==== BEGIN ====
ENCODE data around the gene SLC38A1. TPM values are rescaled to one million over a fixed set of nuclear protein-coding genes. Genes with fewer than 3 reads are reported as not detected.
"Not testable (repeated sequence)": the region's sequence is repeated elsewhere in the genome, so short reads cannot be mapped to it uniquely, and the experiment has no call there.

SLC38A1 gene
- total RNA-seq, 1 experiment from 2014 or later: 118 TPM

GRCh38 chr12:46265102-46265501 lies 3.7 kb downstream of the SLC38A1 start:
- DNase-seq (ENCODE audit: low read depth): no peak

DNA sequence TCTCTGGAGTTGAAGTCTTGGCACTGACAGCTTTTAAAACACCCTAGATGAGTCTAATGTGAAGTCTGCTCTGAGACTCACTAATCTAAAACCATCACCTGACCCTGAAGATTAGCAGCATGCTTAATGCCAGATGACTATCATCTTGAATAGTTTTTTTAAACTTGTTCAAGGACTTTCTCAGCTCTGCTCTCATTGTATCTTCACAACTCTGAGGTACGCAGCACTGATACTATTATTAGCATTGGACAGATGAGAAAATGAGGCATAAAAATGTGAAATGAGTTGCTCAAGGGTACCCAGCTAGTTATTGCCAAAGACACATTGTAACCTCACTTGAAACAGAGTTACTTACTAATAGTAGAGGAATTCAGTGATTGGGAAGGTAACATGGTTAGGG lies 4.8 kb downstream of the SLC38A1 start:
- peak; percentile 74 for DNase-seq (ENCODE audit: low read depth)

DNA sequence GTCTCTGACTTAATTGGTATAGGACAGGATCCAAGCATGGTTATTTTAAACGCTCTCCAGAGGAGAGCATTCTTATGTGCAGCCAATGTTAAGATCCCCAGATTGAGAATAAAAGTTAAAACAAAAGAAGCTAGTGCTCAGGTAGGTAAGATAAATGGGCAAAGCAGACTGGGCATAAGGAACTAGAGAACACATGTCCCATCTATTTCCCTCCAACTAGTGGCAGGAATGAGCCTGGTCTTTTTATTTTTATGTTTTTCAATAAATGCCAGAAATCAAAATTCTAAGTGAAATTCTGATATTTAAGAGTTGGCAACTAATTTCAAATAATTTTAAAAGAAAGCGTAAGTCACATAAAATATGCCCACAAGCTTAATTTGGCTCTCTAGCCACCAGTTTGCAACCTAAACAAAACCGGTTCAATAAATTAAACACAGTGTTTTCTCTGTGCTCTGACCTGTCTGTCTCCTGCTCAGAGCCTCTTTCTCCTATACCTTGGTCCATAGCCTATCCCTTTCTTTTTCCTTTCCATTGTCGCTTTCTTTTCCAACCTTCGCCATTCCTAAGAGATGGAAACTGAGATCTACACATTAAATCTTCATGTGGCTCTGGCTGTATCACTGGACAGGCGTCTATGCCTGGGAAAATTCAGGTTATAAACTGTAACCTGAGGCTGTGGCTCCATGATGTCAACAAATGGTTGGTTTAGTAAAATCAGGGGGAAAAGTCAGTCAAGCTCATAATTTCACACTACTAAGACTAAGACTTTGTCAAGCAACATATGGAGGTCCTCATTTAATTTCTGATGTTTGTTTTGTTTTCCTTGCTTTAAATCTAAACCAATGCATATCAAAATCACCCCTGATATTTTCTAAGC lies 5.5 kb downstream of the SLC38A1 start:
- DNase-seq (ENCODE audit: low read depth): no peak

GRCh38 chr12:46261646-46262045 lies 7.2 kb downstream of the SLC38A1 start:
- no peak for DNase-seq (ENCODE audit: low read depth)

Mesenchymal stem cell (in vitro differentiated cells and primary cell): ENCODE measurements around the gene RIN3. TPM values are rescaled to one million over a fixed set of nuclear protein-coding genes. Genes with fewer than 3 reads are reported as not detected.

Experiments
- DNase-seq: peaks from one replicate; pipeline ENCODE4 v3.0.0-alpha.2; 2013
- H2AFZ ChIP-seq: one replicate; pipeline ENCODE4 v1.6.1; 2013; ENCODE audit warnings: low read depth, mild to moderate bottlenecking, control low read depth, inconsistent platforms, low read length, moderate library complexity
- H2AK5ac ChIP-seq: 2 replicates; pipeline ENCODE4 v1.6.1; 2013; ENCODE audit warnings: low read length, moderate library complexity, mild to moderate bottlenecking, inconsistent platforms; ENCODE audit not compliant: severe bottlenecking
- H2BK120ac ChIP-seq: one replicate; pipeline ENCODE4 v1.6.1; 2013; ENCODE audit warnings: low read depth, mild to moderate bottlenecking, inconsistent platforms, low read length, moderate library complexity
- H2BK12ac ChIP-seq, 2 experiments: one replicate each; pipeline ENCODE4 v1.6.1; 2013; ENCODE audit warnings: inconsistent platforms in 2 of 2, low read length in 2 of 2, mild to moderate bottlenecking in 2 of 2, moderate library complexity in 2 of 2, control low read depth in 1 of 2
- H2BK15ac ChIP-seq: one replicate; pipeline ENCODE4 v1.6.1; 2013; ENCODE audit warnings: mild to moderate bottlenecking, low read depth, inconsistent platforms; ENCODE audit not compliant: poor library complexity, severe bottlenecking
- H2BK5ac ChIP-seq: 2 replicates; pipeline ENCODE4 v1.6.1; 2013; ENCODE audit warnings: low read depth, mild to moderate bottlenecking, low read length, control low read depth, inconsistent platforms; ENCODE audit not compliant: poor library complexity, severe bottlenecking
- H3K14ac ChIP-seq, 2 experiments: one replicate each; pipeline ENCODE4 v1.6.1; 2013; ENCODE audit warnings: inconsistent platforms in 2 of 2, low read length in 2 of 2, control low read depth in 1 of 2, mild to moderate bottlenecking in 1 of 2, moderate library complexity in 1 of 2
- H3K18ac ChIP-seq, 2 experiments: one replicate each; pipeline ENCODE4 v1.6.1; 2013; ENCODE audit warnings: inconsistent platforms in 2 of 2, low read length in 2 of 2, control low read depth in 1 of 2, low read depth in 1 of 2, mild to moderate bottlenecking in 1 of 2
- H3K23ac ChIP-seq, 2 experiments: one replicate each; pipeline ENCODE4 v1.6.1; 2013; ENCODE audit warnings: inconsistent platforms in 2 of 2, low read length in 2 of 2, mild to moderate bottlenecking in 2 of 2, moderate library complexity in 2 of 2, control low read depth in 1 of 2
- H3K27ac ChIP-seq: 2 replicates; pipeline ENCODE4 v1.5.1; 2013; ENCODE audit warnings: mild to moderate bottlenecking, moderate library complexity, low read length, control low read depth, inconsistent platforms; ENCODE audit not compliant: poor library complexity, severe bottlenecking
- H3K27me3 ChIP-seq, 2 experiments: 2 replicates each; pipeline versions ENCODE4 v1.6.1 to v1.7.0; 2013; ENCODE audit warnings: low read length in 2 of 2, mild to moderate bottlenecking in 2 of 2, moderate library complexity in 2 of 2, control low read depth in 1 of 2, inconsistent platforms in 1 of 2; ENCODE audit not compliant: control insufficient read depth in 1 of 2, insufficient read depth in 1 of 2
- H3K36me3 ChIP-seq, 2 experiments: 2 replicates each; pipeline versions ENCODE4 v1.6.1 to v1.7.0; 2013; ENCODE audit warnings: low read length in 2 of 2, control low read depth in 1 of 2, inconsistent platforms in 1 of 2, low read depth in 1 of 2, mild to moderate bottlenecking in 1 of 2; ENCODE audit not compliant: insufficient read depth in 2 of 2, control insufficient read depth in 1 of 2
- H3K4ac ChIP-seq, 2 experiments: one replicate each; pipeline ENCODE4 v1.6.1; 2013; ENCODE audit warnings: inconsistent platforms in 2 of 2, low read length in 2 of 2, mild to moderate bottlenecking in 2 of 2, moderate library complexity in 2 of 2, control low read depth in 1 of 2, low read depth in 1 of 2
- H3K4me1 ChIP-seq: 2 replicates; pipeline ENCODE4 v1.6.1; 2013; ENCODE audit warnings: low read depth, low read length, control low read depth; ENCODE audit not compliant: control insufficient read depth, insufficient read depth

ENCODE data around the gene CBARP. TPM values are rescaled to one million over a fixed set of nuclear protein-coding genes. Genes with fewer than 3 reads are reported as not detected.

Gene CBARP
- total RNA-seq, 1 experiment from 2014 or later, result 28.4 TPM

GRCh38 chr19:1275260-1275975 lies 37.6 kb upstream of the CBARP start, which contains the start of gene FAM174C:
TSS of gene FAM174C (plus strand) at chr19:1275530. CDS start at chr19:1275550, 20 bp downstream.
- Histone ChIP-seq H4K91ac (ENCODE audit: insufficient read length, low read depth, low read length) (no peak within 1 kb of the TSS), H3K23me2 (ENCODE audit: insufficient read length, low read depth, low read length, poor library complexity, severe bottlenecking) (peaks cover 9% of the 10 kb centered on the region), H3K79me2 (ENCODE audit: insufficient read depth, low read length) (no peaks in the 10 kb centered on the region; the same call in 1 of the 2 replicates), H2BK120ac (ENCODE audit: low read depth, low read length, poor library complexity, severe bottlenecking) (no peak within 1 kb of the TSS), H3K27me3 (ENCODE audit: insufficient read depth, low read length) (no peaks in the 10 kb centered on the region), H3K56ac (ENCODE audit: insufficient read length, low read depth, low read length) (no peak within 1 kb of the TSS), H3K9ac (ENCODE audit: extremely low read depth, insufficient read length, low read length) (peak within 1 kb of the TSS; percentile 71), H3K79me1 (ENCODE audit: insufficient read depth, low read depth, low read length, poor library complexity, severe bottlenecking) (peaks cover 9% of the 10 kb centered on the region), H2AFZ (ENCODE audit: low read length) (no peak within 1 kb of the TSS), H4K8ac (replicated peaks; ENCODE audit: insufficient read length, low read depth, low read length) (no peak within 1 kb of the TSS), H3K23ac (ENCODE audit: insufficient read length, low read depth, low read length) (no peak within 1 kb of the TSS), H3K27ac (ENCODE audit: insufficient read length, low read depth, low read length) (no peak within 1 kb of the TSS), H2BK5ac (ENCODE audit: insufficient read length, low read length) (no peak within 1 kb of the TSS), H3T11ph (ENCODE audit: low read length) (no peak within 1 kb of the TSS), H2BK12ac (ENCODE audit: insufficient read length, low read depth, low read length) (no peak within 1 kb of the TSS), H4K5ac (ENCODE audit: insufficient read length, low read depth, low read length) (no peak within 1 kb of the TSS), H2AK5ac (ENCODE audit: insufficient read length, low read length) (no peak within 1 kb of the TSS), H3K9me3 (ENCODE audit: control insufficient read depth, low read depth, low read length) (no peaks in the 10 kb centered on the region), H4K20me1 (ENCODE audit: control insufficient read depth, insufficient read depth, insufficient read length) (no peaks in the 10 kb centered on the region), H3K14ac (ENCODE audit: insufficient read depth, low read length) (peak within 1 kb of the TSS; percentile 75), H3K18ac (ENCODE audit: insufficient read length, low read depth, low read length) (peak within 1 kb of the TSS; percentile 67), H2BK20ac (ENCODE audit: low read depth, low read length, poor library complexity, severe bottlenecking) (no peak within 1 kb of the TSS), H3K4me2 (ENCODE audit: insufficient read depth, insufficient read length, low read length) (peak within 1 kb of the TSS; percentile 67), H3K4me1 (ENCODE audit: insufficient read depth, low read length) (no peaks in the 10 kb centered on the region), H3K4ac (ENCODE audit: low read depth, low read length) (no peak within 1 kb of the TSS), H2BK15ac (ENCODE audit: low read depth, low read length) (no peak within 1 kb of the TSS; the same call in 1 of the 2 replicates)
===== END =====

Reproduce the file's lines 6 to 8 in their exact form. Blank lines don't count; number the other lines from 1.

- DNase-seq (ENCODE audit: low read depth): no peak

DNA sequence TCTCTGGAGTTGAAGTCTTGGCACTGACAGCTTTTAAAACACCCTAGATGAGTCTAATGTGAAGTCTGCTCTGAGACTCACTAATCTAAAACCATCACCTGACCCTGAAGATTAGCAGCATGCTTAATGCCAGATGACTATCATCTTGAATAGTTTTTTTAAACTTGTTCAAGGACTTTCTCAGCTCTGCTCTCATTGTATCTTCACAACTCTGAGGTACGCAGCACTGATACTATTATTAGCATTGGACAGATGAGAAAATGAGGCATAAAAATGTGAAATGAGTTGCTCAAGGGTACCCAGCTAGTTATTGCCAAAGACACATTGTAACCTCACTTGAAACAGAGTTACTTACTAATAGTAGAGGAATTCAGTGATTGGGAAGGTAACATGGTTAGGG lies 4.8 kb downstream of the SLC38A1 start:
- peak; percentile 74 for DNase-seq (ENCODE audit: low read depth)